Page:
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on 4 March 2012
Leo McKinstry's aviation books offer possibly the most balanced view of his topics . Unlike many others they spend as much time discussing the the political, operational and manufacturing backgrounds as the do the merits of the specific plane. I learnt lots of new things here - specifically many readers will be surprised that the government (and Air Marshalls) of the time actually wanted to scrap Spitfire production in favour of the Westland Whirlwind twin engined fighter.
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on 11 March 2008
This wasn't the book I expected. A better title would have been 'The Spitfire In Action'.

Having read Sharp and Bowyer's book 'Mosquito', I was looking forward to technical details about the aircraft including drawings, photographs and technical data. Photographs there are, but many are conventional three-quarter views from a distance. There is much mention of the cramped cockpit and poor visibility but no pictures. There is a lot of description of the technically brilliant stressed metal wings, but no photos or drawings, even of the highly criticised fabric-covered ailerons and their metal replacements. This is not a book for the propellor-head who wants to know about the engineering of the machine. It would have been interesting to see how the components were made.

What you do get is a thorough account of the various battles and events of World War Two and the often destructive political and personality clashes that lay behind the war effort. Leo McKinstry is excellent at describing the people involved and how they fought or co-operated. He is not afraid to make judgements. The reader is left in no doubt of his admiration for the Spitfire's designer Mitchell and for Churchill, Beaverbrook and Dowding, and of course the heroic men who flew. He makes his case well. He also spends much time adjudicating on the vexed matter of whether it was the Hurricane or the Spitfire that was the more significant.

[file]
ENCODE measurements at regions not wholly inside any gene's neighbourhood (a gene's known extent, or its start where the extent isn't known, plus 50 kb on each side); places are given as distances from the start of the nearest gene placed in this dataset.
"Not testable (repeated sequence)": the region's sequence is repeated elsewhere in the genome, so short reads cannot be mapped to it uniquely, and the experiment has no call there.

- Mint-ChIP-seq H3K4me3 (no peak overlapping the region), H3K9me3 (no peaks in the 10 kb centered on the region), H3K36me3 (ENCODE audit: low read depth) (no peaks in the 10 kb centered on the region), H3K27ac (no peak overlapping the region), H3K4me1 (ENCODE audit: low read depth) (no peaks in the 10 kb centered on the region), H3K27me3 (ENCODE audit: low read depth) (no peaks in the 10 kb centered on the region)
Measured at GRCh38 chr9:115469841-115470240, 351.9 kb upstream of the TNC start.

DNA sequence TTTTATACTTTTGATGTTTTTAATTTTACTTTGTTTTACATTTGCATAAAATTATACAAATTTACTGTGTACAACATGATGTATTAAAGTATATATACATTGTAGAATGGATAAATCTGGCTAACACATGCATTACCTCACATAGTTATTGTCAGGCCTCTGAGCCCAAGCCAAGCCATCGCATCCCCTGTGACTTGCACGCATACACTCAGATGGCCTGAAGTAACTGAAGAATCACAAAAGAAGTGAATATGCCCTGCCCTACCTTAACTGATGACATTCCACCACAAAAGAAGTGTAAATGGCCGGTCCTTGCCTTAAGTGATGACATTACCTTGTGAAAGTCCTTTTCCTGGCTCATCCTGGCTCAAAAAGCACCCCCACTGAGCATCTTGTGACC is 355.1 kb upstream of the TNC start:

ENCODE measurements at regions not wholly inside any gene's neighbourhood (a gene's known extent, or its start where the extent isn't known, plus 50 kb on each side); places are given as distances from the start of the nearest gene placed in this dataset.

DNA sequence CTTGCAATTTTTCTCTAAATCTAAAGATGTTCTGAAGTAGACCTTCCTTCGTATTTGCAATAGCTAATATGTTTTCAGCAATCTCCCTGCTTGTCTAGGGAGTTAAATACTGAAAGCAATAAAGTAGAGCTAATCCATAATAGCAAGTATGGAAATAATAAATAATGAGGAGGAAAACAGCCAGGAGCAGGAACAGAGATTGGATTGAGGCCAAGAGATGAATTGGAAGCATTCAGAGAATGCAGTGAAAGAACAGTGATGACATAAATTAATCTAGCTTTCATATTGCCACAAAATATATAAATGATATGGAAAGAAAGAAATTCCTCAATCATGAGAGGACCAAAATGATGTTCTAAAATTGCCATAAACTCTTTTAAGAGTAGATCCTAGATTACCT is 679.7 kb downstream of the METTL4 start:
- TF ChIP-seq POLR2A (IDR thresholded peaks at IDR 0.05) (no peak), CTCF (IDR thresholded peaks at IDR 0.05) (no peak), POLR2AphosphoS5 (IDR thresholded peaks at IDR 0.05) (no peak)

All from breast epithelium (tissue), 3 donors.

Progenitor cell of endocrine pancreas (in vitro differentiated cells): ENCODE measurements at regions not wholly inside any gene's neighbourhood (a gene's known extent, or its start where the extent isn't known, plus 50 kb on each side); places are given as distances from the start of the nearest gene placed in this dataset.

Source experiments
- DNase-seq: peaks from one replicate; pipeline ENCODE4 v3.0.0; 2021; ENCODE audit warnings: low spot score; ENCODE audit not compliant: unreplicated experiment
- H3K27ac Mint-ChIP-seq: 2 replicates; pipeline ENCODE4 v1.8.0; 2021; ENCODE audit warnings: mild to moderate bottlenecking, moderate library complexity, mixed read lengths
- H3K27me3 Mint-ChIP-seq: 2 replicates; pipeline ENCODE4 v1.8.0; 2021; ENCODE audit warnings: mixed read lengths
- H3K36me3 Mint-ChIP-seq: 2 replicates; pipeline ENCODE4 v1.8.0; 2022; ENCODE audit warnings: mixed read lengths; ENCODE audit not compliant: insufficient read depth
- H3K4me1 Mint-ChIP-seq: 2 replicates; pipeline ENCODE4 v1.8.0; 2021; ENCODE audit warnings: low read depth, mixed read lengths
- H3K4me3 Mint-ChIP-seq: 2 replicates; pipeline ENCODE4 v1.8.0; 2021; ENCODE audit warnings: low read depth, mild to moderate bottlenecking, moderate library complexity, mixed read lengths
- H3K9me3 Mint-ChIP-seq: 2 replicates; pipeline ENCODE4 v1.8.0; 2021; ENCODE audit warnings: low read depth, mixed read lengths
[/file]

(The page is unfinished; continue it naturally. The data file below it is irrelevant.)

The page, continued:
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on 25 June 2012
excellent background on the production of the Spitfire and well written overall,but some glaring errors, chief of which is the Axis losses over Malta that the author gives on page 302. He quotes a figure of 309, when the 'admitted' losses were 597 (Shores : Duel for the Sky). That apart, i enjoyed the style and content very much.
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on 11 October 2011
A very informative book for anyone interested in this period of history, to discover how Britain very nearly did not have one of the greatest planes due to goverment bungling, there are many parallels to then and now.
The book was a little heavy going to start but plough on through it is worth it.
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on 12 August 2008
As somene who flew, albeit very briefly, two Marks of Seafire and two Marks of Spitfire I found the book a very satisfying read. It had been well written and well researched. Friends to whom the book waa passed were impressed. All I might add is that when I flew a Vampire MkI back in 1949 I was reminded of the Seafire IIIl so much that I jumped at the chance of a place on No 208 Squadron with its MkXVIIIs: this book evoked long forgotten memories and that cannot suggest a negative review!
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on 5 October 2009
Unfortunately, this book has many technical mistakes. The text doesn't even have the correct serial number for the prototype, despite the fact that there is a picture of the machine.

If you're looking for a book which describes the technical features of this aircraft, and it's development, this is NOT the book for you.

If you want to know more about the politics and squabbling about the initial development and production of the aircraft, this may be for you, with the caveat that there are a number of technical inaccuracies, which leads to questioning about what else may be wrong.

Some very nice photographs, but (again) the labelling for a lot of them is wrong.

A shame, really. With some better proof reading, this could have been a much better book.